(Forbes) Quantum computing will be stalled without significant progress in software, writes Dr. Yehuda Naveh, the Co-founder and CTO of Classiq. Before Classiq, he focused on CAD technologies and quantum computing at IBM Research.
Today, however, quantum software development is in its infancy. Quantum programming languages like Q# from Microsoft, Qiskit from IBM or Cirq from Google primarily operate at the gate or building-block level. If a required building block is not yet implemented, the user needs to specify the exact sequence of interconnections between qubits and quantum gates.
The complexity in writing quantum software has another unfortunate side effect: It is difficult to find quantum software engineers. Because quantum programming is unlike classical programming, quantum software engineers are a rare breed. They need to be experts in quantum information theory and have a working understanding of quantum physics as well as a mastery of linear algebra. Furthermore, quantum software engineers lack domain expertise in option pricing, molecular biology, supply-chain optimization or whatever problem the teams set out to solve. The need to define new algorithms at the gate level makes it very difficult to integrate domain-specific experts into quantum teams.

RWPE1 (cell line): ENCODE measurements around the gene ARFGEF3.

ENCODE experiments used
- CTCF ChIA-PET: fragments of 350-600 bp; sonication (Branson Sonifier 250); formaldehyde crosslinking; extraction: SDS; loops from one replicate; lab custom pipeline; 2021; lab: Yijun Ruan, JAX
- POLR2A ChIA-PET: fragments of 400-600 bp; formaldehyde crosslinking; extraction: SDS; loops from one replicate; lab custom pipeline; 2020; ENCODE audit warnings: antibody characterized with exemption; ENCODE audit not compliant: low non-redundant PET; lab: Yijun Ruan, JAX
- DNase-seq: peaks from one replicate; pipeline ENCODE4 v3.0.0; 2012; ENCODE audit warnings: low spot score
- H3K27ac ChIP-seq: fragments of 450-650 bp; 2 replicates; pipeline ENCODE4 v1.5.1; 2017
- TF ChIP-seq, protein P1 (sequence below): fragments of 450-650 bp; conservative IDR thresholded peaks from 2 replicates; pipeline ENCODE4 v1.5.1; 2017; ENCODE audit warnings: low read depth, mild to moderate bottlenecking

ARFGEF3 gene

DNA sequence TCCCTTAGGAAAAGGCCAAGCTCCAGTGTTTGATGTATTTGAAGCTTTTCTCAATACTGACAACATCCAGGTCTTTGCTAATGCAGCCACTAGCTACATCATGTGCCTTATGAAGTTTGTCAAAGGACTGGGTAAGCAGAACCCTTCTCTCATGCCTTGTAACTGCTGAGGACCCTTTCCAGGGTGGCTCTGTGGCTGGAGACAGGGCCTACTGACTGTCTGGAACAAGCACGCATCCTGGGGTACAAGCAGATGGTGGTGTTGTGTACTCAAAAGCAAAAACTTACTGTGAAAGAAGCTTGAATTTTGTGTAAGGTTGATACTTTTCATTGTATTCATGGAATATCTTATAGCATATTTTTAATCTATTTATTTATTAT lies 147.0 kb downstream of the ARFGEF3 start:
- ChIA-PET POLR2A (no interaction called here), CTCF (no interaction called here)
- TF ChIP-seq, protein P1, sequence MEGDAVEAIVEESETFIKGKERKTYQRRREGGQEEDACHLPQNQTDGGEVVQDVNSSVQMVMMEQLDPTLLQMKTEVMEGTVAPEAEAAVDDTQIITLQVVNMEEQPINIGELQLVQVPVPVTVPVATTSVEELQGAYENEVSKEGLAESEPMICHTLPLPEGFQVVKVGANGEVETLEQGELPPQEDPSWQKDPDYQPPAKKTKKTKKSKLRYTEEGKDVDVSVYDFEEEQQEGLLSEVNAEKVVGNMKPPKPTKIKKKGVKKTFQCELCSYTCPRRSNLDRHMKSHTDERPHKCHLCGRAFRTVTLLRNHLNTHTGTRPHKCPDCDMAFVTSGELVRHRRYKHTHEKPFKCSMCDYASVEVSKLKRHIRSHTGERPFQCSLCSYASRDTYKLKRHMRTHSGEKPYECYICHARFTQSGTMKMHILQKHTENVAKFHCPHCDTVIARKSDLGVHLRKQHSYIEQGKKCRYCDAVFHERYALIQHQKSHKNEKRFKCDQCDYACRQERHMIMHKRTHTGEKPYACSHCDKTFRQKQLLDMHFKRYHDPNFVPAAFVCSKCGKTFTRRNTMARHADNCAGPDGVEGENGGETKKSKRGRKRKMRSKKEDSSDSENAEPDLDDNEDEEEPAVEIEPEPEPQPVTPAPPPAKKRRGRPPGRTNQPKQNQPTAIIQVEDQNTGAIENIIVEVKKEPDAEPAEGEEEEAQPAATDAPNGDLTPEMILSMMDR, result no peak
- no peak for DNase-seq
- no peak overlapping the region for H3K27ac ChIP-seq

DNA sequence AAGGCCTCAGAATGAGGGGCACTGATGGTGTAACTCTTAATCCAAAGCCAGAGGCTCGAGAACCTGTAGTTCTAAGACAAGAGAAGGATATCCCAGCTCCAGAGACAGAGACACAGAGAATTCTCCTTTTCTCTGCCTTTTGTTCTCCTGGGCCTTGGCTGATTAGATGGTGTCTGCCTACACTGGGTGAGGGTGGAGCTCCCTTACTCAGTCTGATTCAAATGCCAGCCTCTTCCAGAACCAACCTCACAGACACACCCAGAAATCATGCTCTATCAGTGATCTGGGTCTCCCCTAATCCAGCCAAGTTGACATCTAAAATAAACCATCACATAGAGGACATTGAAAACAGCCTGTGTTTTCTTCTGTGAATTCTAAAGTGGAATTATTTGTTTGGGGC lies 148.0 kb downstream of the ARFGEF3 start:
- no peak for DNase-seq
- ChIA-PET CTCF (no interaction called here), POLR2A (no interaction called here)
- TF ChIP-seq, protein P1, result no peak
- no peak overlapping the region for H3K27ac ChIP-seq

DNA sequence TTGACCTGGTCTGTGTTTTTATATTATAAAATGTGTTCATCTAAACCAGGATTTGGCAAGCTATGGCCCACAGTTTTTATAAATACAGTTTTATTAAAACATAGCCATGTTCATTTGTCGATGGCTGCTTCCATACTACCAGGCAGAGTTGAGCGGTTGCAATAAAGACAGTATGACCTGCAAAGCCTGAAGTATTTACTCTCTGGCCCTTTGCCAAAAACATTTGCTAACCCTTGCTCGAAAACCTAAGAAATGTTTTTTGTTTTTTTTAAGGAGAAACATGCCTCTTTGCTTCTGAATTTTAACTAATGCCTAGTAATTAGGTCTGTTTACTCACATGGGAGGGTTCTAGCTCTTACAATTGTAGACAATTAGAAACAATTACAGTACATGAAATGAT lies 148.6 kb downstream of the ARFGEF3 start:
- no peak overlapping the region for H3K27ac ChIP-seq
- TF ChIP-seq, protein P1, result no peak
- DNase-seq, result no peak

Dr, Naveh believes that we will start to see a VHDL-like approach applied to quantum computing. While the language constructs for quantum might be significantly different from those of electronic design, the concept for this “quantum algorithm design” is the same — focus on the intent and let a sophisticated computer program translate it into qubits and gates.
To be prepared for the quantum revolution and these new software platforms, Naveh suggests that companies:
• Introduce their domain-specific experts to the concepts of quantum computing but without necessarily requiring them to learn low-level programming.
• Avoid jumping headlong into qubits and gates. First, create a high-level human-readable description of what your quantum algorithm needs to do.
• Continue to scout the market for platforms that can turn high-level modeling languages into optimized low-level quantum code.